Smokers are people. Smokers have rights too. It’s their choice to poison their lungs and succumb to whateverdisease smoking thrusts on them. Raising hell over Ardi Rizal, the two year old Sumatran kid who smokes is a desperate attempt. This is not the fault of the millions who puff their lives away in reckless abandon but the parents who allowed this to happen in the first place. Maybe they wanted to be discovered on youtube. Talk about what 15 minutes of fame could push people to do.
Do not push smokers. If banded together as a marginalized sector and with the imperfect if not hilarious party list system that we have, those who enjoy their yosi could form Sunog Baga Party. If Mikey can represent security guards and become a congressman, why can’t I for example represent the marginalized smoking society?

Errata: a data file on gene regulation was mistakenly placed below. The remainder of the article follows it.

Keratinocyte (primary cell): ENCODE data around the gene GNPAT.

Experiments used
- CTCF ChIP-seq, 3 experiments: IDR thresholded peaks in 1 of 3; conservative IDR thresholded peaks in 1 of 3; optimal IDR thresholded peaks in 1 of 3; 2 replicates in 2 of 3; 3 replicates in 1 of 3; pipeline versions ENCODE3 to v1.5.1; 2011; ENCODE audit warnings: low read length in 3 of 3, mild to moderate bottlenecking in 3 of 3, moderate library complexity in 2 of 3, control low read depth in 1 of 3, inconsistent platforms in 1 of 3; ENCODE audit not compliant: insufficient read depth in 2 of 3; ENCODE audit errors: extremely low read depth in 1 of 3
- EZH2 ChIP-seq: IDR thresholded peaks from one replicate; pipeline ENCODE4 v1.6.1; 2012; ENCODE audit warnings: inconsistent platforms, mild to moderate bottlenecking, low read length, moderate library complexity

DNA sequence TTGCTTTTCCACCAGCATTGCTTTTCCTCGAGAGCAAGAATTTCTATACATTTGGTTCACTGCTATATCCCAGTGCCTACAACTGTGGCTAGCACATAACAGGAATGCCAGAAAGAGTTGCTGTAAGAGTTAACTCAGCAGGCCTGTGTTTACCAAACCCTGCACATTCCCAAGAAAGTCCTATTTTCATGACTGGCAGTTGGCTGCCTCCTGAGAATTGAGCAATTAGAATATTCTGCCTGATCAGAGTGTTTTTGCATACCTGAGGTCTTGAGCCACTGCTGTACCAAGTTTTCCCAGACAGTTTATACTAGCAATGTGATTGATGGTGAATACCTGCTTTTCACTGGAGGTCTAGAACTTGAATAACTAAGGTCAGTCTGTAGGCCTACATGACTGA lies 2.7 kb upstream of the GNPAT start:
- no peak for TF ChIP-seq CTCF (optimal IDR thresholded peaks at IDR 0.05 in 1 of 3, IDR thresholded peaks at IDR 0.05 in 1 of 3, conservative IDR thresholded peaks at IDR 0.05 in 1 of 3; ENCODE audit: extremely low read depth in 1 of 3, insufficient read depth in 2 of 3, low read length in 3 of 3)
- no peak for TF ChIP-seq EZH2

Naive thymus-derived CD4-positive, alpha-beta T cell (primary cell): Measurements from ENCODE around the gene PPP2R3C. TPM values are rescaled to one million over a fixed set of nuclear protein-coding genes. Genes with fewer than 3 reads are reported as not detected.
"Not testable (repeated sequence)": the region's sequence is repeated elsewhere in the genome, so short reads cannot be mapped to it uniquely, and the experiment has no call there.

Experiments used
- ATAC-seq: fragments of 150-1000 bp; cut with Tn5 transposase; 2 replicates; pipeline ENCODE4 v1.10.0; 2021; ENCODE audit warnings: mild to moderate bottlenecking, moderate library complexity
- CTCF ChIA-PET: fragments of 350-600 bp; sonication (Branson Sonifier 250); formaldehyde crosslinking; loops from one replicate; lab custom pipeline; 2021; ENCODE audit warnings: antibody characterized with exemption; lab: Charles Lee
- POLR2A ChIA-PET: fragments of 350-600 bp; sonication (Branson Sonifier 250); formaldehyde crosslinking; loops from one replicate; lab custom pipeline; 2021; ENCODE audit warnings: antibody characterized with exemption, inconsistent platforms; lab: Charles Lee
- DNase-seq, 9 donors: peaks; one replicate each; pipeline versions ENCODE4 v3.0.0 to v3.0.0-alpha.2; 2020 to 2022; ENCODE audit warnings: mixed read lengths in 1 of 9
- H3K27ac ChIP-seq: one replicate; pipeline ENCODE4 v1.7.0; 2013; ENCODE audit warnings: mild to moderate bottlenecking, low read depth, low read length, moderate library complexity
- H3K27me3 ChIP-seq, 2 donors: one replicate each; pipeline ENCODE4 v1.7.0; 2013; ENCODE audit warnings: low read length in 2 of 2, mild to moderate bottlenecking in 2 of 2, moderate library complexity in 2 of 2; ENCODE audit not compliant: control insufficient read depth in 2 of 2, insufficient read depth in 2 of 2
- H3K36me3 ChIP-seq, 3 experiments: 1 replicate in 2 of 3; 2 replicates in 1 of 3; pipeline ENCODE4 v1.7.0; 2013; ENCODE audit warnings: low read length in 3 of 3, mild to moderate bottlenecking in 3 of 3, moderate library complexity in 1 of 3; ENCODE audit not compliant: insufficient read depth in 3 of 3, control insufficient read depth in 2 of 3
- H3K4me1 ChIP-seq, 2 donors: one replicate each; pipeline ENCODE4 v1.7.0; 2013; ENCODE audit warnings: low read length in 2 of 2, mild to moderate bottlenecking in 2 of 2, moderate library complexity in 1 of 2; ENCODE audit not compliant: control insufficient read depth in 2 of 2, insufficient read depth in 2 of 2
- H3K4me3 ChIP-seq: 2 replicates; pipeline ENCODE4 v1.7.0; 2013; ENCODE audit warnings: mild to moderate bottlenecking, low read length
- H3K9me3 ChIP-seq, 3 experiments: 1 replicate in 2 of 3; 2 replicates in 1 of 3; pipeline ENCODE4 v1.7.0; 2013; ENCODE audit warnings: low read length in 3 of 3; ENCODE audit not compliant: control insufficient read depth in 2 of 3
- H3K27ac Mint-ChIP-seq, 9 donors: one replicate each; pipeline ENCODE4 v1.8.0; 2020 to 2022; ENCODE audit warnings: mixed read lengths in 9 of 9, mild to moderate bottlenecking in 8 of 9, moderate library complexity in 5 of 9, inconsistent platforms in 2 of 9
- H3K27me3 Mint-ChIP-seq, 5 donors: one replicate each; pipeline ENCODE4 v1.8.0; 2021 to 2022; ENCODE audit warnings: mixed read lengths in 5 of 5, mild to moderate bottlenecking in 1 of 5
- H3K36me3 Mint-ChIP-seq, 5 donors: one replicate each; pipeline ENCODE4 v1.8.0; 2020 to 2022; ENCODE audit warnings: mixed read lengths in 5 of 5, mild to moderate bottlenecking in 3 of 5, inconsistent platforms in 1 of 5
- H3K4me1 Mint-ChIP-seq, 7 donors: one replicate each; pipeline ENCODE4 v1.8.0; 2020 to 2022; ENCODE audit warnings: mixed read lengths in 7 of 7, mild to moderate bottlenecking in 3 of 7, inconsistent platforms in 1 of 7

Quitting is hard. Quitting smoking is in itself stressful. The most convenient (although not the best) way to curb stress is to put that yosi between the index and middle finger, light it up, and puff away. Just ask PNoy. I pity him as people incessantly bug him to quit. He doesn’t hold the fate of the nation in a stick of cigarette, no? Or does he?
To bring back smokers to the fold is to help them quitIt is not an easy task and nagging them to death will not help. Marginalizing them won’t work either. We are a rebellious nation, aren’t we? Provide a health care system that renders quality and compassionate care. Make the situation conducive to quitting by providing support services. Quitting should be gradual. Undoing habits takes a long time and needs patience. The smokers are actually pawns in this war between the big tobacco industry and the anti-smoking movement. They need understanding. This is not just a health issue but also socio-economic and political. Hate the smoke. Love the smoker. As they say: ‘if you can’t stop smoking, cancer will.’


Photo: from http:/media.photo.bucket.com